Bucket List

When I was younger (probably 17-18 or so), I wrote up a list of things I wanted to do in my life. That list, unfortunately, has been lost – along with any and all the endless amounts of notebooks I’ve had throughout the years. Shame. It’s an even bigger shame that I can’t remember the things on the list. Not really.

There were probably things like, Get a tattoo, or Travel to [some unknown place]. I’m sure it’s baffling to at least one person out there that I can’t even remember where I wanted to travel to seven or eight years ago. I can say that it likely included destinations where my friends were located then (as I used to have a LOT of friends scattered across the country, and still have a few of them, actually).

I can say that, since that time, I’m sure I’ve done a lot of the EASIER things on my list. I didn’t do things like, Bungee jump, or Skydive. I don’t want to do those now, and it baffles me why I ever wanted to.

I have several tattoos. I’ve been a lot of places (outside the continental US, but haven’t had my feet off American soil). I’ve lived in five states since age 17, and right on the border of another. I’ve visited more states than I care to count right now, for one reason or another (almost always involving seeing people that I knew more so than doing THINGS). I’ve gone snowboarding more than once. I’ve been to the top of a mountain (driving, not climbing, but that’s one experience I don’t care to do again as I was nearly having a panic attack the entire time). I’ve seen the northern lights in person. I’ve gone whitewater rafting. I’ve been in both the Atlantic and Pacific oceans. I’ve gone snorkeling. I’ve driven to the point of being utterly lost and found my way home without a map or GPS or smartphone, both literally and figuratively.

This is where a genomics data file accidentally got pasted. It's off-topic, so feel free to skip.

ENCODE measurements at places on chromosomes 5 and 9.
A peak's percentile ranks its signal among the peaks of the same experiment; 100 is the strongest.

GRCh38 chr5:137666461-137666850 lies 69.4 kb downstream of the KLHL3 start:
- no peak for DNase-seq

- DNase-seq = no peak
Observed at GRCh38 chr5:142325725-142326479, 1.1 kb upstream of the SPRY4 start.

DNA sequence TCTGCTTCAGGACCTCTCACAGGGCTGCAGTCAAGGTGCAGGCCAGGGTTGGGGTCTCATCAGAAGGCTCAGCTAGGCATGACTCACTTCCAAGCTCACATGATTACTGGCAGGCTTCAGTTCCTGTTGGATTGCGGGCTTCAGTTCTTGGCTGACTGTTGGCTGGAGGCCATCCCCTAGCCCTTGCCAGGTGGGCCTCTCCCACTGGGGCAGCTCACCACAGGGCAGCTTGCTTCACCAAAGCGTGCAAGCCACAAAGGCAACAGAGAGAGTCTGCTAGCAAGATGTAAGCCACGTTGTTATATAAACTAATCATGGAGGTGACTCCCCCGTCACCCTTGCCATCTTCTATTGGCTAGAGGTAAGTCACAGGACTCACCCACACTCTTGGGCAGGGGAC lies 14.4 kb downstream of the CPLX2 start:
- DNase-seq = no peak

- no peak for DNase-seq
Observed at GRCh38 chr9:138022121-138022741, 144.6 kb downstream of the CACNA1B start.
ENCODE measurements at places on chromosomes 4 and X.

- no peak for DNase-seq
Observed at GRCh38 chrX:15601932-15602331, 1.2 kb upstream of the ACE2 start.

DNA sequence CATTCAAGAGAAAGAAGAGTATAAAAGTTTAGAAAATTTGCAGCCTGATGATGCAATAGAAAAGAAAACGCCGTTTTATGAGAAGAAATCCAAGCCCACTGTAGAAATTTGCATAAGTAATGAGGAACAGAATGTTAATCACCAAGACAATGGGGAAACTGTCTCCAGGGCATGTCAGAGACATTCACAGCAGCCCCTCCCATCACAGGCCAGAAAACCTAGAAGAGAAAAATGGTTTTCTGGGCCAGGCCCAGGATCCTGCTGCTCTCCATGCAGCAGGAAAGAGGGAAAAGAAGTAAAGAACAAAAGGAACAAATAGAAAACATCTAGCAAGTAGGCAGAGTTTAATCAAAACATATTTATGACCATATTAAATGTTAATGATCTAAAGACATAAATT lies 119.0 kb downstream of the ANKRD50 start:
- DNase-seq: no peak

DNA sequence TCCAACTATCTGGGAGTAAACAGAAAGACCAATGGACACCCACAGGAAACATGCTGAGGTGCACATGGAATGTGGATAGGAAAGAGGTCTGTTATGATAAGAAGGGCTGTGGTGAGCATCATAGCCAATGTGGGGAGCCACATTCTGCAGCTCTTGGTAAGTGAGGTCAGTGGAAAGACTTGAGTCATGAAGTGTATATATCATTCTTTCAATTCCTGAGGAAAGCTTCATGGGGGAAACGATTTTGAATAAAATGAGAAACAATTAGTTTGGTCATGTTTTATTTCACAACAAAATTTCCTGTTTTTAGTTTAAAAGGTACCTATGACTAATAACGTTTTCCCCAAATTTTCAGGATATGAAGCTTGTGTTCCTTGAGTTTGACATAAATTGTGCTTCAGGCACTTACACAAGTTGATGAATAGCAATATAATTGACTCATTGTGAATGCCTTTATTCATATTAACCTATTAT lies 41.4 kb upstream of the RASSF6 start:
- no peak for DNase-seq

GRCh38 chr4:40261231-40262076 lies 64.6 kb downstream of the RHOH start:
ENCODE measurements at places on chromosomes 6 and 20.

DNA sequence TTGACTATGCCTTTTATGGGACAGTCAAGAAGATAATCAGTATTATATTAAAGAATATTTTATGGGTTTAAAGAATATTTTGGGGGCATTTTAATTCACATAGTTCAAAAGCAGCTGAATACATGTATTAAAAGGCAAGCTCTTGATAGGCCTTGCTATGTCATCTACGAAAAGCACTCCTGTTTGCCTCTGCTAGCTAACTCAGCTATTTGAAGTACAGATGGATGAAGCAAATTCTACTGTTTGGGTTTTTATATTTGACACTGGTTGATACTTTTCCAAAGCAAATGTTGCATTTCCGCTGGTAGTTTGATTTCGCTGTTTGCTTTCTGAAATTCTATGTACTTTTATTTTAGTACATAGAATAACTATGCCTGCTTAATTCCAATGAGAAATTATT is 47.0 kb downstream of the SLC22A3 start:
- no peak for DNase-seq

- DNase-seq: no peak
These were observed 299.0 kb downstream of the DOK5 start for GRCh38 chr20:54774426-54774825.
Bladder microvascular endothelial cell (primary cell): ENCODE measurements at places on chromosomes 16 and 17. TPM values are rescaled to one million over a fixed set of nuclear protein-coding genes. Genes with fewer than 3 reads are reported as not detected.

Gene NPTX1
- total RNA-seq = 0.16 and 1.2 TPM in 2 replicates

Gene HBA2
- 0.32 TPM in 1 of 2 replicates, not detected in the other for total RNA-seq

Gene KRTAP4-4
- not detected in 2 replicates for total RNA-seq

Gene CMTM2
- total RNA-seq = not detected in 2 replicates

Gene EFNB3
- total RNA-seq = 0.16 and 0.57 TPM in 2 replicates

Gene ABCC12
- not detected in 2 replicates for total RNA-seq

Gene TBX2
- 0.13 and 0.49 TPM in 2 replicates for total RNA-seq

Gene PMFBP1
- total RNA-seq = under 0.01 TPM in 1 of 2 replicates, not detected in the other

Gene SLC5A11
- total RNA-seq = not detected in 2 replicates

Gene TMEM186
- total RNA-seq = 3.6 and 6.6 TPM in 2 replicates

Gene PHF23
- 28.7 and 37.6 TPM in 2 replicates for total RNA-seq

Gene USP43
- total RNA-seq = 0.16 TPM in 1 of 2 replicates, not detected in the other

I’ve written a book (quite a lot more than a), which was always on the list.

I’ve done some things in my life. I used to do so many things on a whim. I’d get an idea in my head and just . . . do it. It made for some amazing experiences, I can’t deny that, but it also made for some amazingly bad experiences along the way.

I’ve realized that – most of the time – when you reminisce with people, you filter through the memories. You laugh about the good (laying on a blanket around a bonfire with some of your best friends, staring up at the stars, while people play guitar and make up ridiculous songs sang in a Schwarzenegger-like voice), and skirt around the bad. You skirt around the bad and the REALLY bad is rarely ever acknowledged.

It’s better that way, I think. You know what happened and why talk about it when you can laugh instead?

BF and I often reminisce, as we have about 16 years or so of life spent (mostly) together to reminisce over. I realized that . . . most of the time, when I speak with people who have been in my life for a long time . . . reminiscing is involved (as long as there’s time to catch up and get past the ‘how have you been the last several months?’).

I have a lot of things that I still want to do, rather than talking about things that I’ve done before. They’re different wants than they likely would’ve been when I sat down however many years ago to write the old list. Then again . . . I wouldn’t know.

I’ve seen a few people have those sorts of lists on here, and it made me really think about it.

Rather than randomly spout off the things I still want to do, I’m going to make a new list and put it on here. I will cross things off when I get to them. I may never get to most of them, but I’m going to try.

It’s much more difficult to do when you get older and have so many things to take care of, but it’s not impossible. It’s much more difficult when you set your sights higher, but it’s not impossible.

It might take me a few days to get it up, but that’s the goal.

Aim for the stars.

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Everybody hates prologues.

Why?

Someone, please, tell me why.

I’ve heard it before. I read it somewhere a long time ago and have seen multiple things on that subject over the last several years. What’s bringing it up right now is that I read an article about it again a few days ago. I can’t remember from where, though I’m assuming I somehow found it by tap-tapping away on Twitter, as Twitter and Instagram are really the only things I check somewhat consistently. They’re both right next to each other on my phone, what can I say?